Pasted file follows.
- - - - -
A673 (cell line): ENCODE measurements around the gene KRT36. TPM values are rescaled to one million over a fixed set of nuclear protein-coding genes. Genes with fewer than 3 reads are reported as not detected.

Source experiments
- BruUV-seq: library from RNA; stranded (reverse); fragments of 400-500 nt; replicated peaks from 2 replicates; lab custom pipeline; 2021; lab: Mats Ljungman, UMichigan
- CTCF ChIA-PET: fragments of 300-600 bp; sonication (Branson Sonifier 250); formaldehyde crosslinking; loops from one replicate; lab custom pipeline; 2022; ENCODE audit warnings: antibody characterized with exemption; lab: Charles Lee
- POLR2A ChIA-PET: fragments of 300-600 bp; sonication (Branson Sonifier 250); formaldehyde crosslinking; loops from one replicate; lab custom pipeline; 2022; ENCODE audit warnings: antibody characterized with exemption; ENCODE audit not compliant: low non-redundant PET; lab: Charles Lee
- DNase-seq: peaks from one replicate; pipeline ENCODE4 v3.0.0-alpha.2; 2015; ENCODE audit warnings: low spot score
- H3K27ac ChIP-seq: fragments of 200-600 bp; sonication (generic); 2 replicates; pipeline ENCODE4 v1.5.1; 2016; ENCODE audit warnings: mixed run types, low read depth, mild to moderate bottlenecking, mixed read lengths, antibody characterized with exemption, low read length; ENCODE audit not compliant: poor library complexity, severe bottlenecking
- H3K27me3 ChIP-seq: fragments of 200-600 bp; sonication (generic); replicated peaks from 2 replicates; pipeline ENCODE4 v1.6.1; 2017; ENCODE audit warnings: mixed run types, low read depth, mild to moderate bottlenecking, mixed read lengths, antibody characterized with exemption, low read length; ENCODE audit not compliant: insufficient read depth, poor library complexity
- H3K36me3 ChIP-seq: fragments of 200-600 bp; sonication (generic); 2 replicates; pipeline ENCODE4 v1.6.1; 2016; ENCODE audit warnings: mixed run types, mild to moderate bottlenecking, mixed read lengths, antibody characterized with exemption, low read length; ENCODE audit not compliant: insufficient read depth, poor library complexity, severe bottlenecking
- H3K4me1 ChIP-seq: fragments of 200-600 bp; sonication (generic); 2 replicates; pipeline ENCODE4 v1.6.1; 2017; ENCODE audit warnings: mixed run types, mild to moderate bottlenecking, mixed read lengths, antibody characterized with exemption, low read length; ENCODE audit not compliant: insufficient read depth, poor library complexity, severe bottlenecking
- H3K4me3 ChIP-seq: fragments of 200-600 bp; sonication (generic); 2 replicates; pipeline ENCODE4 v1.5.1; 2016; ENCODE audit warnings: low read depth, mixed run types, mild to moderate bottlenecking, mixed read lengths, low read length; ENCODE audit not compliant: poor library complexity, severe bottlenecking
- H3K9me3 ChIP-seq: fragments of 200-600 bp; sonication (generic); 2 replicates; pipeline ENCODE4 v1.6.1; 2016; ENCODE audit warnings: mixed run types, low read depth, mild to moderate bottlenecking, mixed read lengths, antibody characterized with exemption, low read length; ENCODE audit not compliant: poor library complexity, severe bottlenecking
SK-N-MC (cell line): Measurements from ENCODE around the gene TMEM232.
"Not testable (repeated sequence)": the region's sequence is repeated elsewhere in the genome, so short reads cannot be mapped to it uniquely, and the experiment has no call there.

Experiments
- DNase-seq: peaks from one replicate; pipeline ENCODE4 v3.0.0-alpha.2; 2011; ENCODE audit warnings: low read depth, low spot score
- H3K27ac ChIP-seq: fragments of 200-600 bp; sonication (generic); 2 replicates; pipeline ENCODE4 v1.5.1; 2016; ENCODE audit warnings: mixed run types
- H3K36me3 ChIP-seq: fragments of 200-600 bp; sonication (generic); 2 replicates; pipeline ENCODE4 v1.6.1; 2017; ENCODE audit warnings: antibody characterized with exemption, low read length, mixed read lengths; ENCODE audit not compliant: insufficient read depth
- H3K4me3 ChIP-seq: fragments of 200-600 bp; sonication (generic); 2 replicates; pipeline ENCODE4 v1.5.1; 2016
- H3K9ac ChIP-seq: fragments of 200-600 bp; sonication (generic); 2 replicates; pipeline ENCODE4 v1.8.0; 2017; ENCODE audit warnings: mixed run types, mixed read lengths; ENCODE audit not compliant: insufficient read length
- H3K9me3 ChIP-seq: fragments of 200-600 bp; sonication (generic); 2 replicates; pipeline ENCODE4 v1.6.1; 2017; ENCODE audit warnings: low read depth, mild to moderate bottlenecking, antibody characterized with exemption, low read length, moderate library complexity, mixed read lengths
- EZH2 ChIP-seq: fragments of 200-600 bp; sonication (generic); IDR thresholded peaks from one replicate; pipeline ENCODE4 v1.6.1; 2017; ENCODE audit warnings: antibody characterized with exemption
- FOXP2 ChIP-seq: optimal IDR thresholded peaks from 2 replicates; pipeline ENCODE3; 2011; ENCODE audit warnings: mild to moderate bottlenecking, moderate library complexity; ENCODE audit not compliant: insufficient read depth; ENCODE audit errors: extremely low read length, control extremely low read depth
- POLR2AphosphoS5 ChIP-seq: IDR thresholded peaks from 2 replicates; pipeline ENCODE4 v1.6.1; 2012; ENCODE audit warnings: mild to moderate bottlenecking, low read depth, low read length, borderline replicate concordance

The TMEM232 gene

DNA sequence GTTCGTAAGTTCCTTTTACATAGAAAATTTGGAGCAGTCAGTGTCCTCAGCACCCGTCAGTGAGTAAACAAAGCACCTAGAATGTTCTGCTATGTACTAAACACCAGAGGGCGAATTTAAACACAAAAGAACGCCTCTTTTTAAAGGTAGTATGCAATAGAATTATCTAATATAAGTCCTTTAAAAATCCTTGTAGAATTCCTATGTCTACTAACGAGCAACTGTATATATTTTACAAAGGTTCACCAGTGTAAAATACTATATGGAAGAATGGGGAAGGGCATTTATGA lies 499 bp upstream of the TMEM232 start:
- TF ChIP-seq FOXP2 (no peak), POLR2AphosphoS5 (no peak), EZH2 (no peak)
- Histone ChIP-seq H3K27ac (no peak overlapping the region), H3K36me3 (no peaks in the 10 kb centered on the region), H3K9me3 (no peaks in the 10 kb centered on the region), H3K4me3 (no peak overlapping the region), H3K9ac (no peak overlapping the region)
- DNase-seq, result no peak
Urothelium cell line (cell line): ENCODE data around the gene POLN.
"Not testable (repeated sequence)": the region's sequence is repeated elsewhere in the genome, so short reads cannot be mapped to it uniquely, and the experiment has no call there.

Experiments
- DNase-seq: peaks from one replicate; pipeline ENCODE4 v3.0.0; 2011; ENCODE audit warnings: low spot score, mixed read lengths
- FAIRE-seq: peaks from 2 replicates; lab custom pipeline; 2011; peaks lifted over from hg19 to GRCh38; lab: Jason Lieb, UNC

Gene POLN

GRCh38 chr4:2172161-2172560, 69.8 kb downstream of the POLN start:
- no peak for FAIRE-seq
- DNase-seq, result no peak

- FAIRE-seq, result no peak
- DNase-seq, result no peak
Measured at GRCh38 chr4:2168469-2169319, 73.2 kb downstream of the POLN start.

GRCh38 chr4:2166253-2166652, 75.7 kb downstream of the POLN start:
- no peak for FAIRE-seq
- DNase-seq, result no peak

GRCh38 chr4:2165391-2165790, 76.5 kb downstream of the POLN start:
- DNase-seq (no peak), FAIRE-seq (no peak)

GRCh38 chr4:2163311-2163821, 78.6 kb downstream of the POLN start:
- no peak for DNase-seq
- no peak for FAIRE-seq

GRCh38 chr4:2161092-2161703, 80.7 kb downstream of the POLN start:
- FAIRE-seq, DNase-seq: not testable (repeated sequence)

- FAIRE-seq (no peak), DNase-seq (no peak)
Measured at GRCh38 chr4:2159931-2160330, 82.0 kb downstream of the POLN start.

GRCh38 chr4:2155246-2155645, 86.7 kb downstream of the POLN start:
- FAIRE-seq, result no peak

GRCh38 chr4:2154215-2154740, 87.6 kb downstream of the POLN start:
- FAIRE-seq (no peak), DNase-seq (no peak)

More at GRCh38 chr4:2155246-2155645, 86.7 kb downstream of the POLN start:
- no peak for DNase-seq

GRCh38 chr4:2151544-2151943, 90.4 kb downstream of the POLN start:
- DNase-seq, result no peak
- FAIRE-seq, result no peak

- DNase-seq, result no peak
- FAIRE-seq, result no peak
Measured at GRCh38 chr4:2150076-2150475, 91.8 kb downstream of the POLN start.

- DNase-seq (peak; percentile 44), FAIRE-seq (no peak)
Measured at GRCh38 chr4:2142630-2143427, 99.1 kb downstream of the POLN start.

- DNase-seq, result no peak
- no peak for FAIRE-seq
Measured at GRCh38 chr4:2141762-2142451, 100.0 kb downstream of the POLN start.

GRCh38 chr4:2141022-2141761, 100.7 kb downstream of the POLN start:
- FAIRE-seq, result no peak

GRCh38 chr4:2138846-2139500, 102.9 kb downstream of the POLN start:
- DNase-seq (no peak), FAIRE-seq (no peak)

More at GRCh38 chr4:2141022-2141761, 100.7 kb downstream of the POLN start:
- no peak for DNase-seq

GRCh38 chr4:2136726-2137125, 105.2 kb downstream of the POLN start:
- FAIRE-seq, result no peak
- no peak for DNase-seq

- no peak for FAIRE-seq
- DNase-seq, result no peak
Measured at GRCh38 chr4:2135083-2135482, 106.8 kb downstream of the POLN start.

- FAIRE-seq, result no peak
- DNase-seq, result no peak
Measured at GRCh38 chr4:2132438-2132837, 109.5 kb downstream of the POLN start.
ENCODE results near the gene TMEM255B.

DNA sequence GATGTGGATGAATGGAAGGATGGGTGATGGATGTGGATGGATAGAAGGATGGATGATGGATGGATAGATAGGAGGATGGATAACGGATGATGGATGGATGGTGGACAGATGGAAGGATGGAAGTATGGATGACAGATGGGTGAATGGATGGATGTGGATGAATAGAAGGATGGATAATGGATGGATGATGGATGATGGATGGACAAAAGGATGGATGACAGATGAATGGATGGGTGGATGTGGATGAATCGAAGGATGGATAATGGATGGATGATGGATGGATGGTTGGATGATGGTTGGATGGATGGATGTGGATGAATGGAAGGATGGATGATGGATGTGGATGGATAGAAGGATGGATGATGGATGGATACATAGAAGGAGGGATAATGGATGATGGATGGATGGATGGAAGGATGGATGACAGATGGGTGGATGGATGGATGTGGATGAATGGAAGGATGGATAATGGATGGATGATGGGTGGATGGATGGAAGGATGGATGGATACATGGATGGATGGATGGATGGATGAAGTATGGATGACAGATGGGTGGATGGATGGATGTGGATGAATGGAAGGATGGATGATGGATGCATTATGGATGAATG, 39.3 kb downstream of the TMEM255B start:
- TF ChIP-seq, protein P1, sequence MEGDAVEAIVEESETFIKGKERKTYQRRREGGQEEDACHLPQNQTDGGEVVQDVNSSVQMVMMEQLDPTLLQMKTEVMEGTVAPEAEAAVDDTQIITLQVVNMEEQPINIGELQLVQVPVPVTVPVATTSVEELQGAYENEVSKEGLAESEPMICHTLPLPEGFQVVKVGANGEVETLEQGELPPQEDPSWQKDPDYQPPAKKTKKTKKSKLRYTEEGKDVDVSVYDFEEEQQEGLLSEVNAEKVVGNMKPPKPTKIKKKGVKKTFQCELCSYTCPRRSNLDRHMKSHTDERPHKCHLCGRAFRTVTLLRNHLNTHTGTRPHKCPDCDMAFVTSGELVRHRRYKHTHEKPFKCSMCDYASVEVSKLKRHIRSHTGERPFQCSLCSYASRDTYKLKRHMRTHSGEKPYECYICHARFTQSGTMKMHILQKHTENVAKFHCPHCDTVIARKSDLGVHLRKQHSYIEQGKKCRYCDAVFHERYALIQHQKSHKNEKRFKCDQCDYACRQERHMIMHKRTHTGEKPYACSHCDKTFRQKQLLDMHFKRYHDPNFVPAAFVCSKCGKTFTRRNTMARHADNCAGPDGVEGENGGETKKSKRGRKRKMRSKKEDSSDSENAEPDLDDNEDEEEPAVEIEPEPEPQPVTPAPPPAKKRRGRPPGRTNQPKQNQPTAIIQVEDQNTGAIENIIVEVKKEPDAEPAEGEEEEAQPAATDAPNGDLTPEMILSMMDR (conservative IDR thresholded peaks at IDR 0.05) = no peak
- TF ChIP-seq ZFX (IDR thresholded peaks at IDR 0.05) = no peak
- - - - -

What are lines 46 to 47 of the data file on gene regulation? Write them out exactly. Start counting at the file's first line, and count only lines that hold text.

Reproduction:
- DNase-seq (no peak), FAIRE-seq (no peak)

GRCh38 chr4:2163311-2163821, 78.6 kb downstream of the POLN start: